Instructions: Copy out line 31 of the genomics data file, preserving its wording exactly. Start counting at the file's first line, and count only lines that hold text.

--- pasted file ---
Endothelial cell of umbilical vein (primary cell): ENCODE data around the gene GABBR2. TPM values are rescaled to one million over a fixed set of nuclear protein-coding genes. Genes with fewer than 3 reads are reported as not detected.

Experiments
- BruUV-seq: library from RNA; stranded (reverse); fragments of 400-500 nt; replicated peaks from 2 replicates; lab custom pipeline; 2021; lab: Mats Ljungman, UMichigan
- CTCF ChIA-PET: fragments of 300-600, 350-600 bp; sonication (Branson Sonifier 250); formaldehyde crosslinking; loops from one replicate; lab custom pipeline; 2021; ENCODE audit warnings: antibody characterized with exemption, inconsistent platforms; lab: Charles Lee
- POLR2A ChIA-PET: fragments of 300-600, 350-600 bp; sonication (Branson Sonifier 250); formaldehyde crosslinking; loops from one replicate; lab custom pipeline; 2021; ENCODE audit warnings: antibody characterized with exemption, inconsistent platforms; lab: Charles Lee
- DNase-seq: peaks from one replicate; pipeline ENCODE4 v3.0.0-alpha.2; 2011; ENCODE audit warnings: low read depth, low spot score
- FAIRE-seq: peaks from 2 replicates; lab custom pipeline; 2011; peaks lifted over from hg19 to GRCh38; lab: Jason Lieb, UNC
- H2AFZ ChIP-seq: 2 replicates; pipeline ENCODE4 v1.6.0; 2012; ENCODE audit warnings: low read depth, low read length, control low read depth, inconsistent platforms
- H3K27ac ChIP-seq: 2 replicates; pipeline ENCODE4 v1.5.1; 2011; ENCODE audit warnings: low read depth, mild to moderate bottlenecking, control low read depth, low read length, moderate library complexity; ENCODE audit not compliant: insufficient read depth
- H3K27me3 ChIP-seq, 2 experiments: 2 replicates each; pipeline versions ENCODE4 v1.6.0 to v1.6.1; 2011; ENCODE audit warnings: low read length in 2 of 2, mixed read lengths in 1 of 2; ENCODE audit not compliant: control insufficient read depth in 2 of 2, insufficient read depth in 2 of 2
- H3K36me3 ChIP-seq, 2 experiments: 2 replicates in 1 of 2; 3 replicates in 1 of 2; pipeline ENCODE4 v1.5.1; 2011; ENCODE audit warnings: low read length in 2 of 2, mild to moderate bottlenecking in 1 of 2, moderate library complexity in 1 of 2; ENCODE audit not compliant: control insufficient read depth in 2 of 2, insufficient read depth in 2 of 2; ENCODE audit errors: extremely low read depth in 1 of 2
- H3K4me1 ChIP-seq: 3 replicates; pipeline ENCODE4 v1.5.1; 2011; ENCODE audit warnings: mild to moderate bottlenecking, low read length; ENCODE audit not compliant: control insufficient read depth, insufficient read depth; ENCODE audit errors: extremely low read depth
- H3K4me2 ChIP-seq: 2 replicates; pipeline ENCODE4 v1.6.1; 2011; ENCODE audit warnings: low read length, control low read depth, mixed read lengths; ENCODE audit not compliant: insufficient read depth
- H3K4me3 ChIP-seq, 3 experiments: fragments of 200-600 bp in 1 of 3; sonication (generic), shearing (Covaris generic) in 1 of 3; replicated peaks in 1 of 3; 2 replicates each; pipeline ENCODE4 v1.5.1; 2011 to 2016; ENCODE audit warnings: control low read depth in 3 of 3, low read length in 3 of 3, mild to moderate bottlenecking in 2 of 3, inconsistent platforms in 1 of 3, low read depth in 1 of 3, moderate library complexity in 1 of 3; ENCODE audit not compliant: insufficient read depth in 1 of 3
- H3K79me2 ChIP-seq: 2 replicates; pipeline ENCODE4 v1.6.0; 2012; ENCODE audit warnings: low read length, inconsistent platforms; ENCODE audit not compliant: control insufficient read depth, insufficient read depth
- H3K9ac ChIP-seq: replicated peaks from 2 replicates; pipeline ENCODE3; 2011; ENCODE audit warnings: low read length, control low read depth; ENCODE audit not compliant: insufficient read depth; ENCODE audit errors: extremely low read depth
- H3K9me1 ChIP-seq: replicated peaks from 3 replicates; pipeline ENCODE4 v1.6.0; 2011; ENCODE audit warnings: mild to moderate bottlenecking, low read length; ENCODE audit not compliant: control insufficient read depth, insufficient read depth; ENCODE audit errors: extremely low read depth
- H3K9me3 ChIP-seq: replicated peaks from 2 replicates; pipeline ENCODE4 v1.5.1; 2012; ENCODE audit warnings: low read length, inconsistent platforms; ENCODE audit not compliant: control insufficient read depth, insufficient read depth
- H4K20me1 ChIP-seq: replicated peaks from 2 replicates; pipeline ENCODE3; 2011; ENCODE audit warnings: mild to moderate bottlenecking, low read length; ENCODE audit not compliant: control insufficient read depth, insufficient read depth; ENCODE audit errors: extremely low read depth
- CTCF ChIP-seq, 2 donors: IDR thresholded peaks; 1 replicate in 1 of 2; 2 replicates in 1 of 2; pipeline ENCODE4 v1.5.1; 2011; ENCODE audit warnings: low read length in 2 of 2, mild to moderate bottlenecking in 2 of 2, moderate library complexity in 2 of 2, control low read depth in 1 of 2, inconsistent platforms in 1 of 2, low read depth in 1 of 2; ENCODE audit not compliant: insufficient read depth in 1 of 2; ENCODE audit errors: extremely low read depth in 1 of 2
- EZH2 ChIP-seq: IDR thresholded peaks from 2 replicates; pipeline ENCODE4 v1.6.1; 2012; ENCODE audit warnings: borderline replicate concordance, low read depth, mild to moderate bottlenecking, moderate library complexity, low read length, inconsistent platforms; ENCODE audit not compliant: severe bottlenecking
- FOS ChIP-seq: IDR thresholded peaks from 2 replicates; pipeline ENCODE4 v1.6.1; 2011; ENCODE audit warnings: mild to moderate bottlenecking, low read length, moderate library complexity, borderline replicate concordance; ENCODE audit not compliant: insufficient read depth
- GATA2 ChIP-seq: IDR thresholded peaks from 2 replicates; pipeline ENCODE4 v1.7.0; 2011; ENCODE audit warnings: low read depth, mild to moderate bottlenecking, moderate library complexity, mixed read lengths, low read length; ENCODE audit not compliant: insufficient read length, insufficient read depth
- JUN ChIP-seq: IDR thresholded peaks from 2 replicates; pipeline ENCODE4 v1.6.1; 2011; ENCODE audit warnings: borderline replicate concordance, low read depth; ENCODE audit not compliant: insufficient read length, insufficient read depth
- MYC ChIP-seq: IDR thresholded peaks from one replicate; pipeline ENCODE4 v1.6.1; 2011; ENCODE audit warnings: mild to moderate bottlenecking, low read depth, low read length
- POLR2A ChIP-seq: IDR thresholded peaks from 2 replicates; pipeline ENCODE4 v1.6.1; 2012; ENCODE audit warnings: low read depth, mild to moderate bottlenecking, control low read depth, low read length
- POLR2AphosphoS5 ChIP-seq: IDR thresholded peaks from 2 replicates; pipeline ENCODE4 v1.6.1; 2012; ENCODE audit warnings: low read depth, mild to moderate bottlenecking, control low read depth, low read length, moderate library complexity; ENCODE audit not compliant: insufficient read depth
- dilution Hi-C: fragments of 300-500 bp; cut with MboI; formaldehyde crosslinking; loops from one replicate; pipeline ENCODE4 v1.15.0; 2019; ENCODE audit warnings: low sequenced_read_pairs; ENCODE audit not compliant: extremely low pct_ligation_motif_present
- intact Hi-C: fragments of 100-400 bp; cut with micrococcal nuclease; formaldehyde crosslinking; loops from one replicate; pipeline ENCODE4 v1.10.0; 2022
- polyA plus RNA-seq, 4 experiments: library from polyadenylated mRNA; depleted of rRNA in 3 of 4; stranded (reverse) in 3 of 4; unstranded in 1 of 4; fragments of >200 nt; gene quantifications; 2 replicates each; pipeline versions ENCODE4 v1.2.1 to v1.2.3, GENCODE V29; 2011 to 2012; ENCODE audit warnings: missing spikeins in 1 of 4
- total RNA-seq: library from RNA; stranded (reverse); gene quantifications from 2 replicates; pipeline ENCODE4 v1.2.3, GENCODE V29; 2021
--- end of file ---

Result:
- total RNA-seq: library from RNA; stranded (reverse); gene quantifications from 2 replicates; pipeline ENCODE4 v1.2.3, GENCODE V29; 2021